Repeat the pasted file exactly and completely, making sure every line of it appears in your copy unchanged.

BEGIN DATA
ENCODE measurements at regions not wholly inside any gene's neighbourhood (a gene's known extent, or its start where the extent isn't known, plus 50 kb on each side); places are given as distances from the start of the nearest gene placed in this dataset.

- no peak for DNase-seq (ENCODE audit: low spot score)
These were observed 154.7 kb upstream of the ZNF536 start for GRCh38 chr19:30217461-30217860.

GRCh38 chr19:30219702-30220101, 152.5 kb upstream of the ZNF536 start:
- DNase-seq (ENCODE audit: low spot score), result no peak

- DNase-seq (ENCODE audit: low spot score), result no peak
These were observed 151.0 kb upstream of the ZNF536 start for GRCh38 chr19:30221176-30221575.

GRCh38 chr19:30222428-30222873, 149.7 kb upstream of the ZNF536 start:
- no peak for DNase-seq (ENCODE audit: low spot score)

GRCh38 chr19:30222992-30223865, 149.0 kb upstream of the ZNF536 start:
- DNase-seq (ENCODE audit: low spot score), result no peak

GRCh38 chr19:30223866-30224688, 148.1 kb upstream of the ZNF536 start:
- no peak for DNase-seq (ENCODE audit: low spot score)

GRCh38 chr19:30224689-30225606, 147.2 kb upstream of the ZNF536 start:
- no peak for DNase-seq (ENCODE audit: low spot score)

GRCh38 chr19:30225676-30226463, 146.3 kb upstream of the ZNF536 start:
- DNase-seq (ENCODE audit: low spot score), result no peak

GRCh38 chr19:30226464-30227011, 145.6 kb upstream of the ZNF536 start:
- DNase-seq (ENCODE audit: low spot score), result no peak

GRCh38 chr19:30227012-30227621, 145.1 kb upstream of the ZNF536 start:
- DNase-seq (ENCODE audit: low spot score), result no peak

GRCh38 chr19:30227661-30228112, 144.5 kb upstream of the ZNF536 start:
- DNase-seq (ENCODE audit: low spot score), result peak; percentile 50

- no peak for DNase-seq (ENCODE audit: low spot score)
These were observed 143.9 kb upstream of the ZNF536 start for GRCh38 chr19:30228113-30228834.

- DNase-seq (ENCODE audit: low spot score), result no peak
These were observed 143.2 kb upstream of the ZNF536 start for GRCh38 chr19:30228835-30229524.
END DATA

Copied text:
ENCODE measurements at regions not wholly inside any gene's neighbourhood (a gene's known extent, or its start where the extent isn't known, plus 50 kb on each side); places are given as distances from the start of the nearest gene placed in this dataset.

- no peak for DNase-seq (ENCODE audit: low spot score)
These were observed 154.7 kb upstream of the ZNF536 start for GRCh38 chr19:30217461-30217860.

GRCh38 chr19:30219702-30220101, 152.5 kb upstream of the ZNF536 start:
- DNase-seq (ENCODE audit: low spot score), result no peak

- DNase-seq (ENCODE audit: low spot score), result no peak
These were observed 151.0 kb upstream of the ZNF536 start for GRCh38 chr19:30221176-30221575.

GRCh38 chr19:30222428-30222873, 149.7 kb upstream of the ZNF536 start:
- no peak for DNase-seq (ENCODE audit: low spot score)

GRCh38 chr19:30222992-30223865, 149.0 kb upstream of the ZNF536 start:
- DNase-seq (ENCODE audit: low spot score), result no peak

GRCh38 chr19:30223866-30224688, 148.1 kb upstream of the ZNF536 start:
- no peak for DNase-seq (ENCODE audit: low spot score)

GRCh38 chr19:30224689-30225606, 147.2 kb upstream of the ZNF536 start:
- no peak for DNase-seq (ENCODE audit: low spot score)

GRCh38 chr19:30225676-30226463, 146.3 kb upstream of the ZNF536 start:
- DNase-seq (ENCODE audit: low spot score), result no peak

GRCh38 chr19:30226464-30227011, 145.6 kb upstream of the ZNF536 start:
- DNase-seq (ENCODE audit: low spot score), result no peak

GRCh38 chr19:30227012-30227621, 145.1 kb upstream of the ZNF536 start:
- DNase-seq (ENCODE audit: low spot score), result no peak

GRCh38 chr19:30227661-30228112, 144.5 kb upstream of the ZNF536 start:
- DNase-seq (ENCODE audit: low spot score), result peak; percentile 50

- no peak for DNase-seq (ENCODE audit: low spot score)
These were observed 143.9 kb upstream of the ZNF536 start for GRCh38 chr19:30228113-30228834.

- DNase-seq (ENCODE audit: low spot score), result no peak
These were observed 143.2 kb upstream of the ZNF536 start for GRCh38 chr19:30228835-30229524.